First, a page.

Reverend and the Makers: “I wanna just be me for a minute”

Jon McClure on celebrity grudges, baby-making music, and getting back to what matters most on new LP Heatwave In The Cold North

Of all the swagger lifting the peak of noughties UK indie, no one carried it better, louder, or more publicly than Reverend and the Makers’ Jon McClure.

Never one to shy from the limelight, the Sheffield singer has seen various iterations over the last few decades, as he’s quick to point out over a call in the lead up to the release of eighth album Heatwave In The Cold North: “I was a mate of the Arctic Monkeys; then I was a One Hit Wonder; then I were ‘that gobsh*te off Twitter’; then I’m Jeremy Corbyn’s mate…”.

But 15 years on from the release of indie classic The State Of Things, the 41-one-year old seems to have mellowed, though luckily not losing his blunt humour as he looks back at this persona now with a grateful pinch of wisdom and calm. As he tells us in the lead up to a major new UK tour, he’s satisfied to let the music do the talking from now on.

You’ve made albums in the likes of Jamaica and Thailand before, but tell us about the scene and setting of Heatwave In The Cold North.

So during COVID obviously the live thing went away, and I needed to do something else for money. So I started writing songs for other people. I did a bunch of adverts and worked with other artists doing their stuff. In the process I met this guy, Danny La Frombe. Even though he’s from Wales and I’m from Sheffield we have similar backgrounds, both very working class. We hit it off straight away. He’s a Wednesday fan, bizarrely, so we had that in common too. In my back garden in Sheffield I’ve got this double-story shed – it’s got these rafters with a bed in it – so he just came and moved here essentially, living in my shed.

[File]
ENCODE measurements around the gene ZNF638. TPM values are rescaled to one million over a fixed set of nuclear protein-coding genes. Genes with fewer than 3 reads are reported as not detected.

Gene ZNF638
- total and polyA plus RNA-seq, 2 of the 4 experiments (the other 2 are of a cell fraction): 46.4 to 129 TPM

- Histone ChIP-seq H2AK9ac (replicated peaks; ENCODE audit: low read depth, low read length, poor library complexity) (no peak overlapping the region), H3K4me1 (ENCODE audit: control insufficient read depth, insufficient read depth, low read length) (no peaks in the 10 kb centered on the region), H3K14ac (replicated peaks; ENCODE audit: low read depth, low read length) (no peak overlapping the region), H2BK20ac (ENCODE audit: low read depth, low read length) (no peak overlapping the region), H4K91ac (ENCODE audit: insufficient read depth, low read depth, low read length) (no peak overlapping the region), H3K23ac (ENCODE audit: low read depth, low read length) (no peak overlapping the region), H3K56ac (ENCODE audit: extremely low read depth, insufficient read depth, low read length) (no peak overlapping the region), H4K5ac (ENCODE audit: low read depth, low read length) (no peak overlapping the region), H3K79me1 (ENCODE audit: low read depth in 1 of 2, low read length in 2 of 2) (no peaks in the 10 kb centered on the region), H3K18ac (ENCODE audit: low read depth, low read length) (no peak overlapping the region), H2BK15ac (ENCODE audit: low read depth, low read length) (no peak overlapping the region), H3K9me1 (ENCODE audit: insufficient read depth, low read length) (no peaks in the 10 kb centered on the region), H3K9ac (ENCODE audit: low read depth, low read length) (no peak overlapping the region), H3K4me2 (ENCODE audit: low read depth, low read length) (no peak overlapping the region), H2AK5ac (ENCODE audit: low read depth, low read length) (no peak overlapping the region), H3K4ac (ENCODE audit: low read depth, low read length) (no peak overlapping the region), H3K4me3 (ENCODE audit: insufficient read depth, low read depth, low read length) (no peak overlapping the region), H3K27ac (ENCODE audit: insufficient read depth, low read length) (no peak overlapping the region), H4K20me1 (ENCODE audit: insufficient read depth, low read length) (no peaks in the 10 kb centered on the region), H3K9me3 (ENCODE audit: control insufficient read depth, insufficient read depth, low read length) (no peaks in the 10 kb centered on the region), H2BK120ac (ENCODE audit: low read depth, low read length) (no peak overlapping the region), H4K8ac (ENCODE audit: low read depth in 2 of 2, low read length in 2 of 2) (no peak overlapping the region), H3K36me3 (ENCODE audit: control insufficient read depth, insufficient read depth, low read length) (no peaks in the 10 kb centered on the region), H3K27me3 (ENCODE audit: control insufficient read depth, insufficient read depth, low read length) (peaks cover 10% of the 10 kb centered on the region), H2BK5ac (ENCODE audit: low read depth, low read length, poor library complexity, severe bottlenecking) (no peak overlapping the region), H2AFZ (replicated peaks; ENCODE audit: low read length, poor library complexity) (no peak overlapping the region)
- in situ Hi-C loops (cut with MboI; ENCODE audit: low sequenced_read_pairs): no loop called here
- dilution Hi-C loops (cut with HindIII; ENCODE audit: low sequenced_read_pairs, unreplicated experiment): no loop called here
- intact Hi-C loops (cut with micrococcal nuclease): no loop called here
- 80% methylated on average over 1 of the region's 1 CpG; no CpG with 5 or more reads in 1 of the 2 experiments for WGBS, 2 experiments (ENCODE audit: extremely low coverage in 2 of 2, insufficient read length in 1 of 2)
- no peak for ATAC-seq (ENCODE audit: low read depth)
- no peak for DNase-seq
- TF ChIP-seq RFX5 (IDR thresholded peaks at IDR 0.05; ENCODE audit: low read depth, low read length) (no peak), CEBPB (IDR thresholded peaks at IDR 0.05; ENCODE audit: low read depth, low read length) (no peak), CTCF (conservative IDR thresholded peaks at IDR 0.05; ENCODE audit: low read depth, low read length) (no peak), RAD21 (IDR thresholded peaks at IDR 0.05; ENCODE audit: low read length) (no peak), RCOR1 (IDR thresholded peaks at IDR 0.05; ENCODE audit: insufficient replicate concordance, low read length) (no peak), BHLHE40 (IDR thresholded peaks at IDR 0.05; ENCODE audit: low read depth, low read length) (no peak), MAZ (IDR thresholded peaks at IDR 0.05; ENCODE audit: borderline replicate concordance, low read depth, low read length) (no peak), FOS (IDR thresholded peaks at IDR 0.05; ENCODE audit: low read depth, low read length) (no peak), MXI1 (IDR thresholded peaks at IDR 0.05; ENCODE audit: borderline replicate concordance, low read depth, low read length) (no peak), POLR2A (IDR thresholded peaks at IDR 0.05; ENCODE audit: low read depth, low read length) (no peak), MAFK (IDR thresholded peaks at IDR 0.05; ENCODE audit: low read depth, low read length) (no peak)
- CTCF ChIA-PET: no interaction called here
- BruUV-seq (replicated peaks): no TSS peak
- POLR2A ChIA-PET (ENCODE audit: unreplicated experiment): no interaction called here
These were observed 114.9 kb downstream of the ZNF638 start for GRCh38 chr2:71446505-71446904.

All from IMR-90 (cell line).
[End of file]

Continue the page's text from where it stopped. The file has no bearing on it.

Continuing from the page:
So we ended up doing loads of tunes together. I always like to work with people; my first album’s just me and all my mates, right? I’ve always liked that vibe. I have written loads of songs on my own and I do continue to do that, but it’s a bit solitary. I like the vibe of being in a room with somebody and having a laugh. It was dead hot when we started writing, so that’s where ‘Heatwave In The Cold North’ came from. 

Heatwave In The Cold North

In terms of recording, we did it in a studio in Bath. And then we did some more in London with this guy Dimitri Tikovoï, who’s a French producer. Some of his musicians played on it too, like these twins from Paris called Val and Clem. Then there was my mate Tom Rowley, a long-term collaborator who was in Milburn originally but he plays with Arctic Monkeys now. Jamie Reynolds from The Klaxons, he did quite a bit of stuff. So we had a good cast of people, you know? 

Did you have a clear sense of what you wanted the record to sound like from the start?

A lot of ageing, northern male indie starts to do that same melody… Everyone, fellas from the north especially, they’ve all got their own melodic thing. When you’re getting older and you’ve been doing it a long time, you hear a new record and you think, “oh you do that on every song you ever do!” I wanted to break that. I dunno, what’s the point in making less good versions of stuff you’ve already done, you know?

Me and Dan got into this really good thing where we’d get some music going and then he’d do the melody and I, like a jigsaw puzzle, fit my words into his melody. Because he’s coming from such a different place to where I would come from, it becomes this third thing. So we thought, what would it sound like if Ian Brown sang Frank Ocean songs? That was the brief. It ended up not being like that – I think someone said “Barry White if he were from Sheffield…”. But it’s not that either. It becomes this third thing, because you’ve got retro sounding music, modern melodies and then really personal Yorkshire-accented lyrics. It becomes this other thing that doesn’t exist, really.